by GORDON COPELAND
St Gerard’s church (1908) and monastery (1932), which were built by the Redemptorist order and are now owned by the lay-led Institute for World Evangelisation — ICPE Mission, opened its doors to the public as part of Wellington Heritage Week.
St Gerard’s is Wellington’s most iconic building because it is visible from the CBD, the suburbs on the surrounding hills, the harbour, the urban motorway and the air. It features in many photographs and paintings of the capital.
Two public tours took place on Tuesday, October 24 and the buildings were opened to all on Saturday, October 28.
The weather was magnificent on both days and a total of some 1600 people enjoyed, among other things, food and drinks on the front lawn looking down over the harbour.
The work of the ICPE Mission and the history of the buildings was everywhere on display via videos and photographs.
The inside of the buildings was an eye opener to the hundreds who see St Gerard’s every day, but have never been inside. They took a deep interest in the church’s magnificent stained glass windows; believed to be the most beautiful in the Southern Hemisphere and the history of the 18th century Italian, St Gerard Majella.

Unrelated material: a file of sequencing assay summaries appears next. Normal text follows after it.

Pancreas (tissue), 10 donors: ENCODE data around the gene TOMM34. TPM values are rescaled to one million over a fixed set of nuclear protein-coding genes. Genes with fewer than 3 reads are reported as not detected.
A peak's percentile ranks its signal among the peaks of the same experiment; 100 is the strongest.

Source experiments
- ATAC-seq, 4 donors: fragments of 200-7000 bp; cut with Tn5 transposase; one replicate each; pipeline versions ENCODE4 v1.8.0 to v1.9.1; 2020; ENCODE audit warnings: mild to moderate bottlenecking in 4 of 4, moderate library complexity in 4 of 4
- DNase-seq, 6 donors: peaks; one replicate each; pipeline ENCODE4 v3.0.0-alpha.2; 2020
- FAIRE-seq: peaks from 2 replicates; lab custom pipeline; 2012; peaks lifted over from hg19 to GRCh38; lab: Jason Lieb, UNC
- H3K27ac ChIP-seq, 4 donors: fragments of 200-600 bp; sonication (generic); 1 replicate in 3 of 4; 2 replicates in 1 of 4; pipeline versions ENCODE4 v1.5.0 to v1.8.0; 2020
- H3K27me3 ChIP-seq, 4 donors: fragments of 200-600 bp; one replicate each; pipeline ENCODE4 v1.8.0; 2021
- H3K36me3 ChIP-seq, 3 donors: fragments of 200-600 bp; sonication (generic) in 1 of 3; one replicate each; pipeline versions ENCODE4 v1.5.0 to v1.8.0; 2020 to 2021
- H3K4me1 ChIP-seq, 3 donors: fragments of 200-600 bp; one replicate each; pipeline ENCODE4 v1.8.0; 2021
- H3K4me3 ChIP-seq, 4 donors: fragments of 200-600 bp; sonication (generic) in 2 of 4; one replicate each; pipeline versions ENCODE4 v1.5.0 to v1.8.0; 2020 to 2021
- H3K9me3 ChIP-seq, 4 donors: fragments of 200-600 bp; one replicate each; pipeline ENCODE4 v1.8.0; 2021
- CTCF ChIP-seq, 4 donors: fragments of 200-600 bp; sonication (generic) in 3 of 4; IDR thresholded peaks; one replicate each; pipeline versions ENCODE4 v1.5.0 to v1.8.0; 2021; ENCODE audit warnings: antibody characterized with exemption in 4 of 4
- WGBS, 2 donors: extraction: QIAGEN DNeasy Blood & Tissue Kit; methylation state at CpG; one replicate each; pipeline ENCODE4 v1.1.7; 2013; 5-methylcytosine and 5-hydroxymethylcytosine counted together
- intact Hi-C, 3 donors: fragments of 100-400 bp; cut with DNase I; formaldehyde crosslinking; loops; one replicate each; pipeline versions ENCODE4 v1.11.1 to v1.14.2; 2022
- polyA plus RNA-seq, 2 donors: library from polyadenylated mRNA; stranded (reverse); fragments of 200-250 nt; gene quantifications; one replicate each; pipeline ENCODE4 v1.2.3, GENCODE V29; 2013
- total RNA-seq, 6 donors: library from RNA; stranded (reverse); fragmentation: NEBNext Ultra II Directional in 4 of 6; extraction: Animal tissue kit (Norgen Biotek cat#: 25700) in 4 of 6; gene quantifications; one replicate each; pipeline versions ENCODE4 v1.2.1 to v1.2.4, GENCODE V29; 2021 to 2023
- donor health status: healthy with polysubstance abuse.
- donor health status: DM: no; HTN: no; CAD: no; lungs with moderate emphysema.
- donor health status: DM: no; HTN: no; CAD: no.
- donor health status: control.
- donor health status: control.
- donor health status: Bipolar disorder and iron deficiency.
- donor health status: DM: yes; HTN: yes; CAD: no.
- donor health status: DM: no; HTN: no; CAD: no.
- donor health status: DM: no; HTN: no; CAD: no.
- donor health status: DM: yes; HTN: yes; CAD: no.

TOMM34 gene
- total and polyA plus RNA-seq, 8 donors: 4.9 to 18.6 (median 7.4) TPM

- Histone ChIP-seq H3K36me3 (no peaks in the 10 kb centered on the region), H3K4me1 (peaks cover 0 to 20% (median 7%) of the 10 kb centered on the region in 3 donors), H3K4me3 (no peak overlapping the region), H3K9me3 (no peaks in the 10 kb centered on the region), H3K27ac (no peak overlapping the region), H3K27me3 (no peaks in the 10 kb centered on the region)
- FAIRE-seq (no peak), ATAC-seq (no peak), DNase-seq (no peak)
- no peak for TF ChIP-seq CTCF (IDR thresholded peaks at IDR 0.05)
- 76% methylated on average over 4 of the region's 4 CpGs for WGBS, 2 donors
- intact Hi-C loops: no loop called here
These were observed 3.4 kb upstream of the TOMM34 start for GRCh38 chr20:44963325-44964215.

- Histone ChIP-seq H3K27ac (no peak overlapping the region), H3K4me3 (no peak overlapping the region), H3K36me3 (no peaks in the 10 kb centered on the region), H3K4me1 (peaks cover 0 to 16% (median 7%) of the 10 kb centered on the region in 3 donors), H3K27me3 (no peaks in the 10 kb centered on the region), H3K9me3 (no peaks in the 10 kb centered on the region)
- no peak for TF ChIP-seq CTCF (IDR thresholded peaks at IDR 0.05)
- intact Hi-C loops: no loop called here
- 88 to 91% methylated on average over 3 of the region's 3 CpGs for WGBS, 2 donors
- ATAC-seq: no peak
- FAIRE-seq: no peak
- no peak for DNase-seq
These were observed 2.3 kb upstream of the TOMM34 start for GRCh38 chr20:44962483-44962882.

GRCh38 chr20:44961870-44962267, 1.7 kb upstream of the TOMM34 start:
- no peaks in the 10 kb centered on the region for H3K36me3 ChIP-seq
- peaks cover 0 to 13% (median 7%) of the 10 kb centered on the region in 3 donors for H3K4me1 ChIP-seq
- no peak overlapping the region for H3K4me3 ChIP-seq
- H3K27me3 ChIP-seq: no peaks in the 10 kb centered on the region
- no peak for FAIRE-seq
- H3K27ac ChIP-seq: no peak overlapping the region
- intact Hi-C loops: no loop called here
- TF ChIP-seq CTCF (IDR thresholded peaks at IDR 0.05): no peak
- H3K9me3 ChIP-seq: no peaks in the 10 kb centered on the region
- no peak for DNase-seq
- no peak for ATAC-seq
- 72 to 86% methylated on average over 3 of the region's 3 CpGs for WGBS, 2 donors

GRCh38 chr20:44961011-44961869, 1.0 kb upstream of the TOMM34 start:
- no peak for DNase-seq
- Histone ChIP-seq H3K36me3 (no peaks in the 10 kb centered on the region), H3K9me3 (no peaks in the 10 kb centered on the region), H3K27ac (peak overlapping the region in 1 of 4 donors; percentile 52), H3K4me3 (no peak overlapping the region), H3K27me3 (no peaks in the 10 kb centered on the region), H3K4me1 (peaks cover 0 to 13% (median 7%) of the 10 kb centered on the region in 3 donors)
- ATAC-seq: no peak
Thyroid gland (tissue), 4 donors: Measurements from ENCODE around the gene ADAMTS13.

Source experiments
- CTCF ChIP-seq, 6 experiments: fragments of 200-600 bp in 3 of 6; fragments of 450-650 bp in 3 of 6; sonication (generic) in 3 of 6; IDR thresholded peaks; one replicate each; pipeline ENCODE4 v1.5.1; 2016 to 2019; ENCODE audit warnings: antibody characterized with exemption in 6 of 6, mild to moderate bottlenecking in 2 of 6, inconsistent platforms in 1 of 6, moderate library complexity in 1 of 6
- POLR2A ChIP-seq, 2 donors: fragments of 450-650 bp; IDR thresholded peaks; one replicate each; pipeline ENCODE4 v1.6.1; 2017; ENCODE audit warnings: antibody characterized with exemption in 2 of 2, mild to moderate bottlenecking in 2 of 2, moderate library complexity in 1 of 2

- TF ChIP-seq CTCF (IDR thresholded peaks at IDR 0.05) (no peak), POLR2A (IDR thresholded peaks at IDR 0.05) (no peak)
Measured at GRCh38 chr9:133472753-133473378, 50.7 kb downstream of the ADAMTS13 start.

St Gerard, who died at just 29 years of age, was a brother in the Redemptorist order and known as a wonderworker because of his great holiness and the miracles which attended his life.
He was canonised in 1904 and the Wellington church was the first in the world to be named after him. He is the patron saint of infertile couples, mothers-to-be and difficult births.
From its opening until the present, Mass has been celebrated in the church every Sunday at 10:30am and all are welcome.
Each year the monastery is the home of a five month School of Mission with lay missionary trainees coming from all over the world. The next begins in February, 2018 and is open to all between 19 and 35 years of age.
The ICPE Mission can be contacted at: firstname.lastname@example.org for those interested in participating.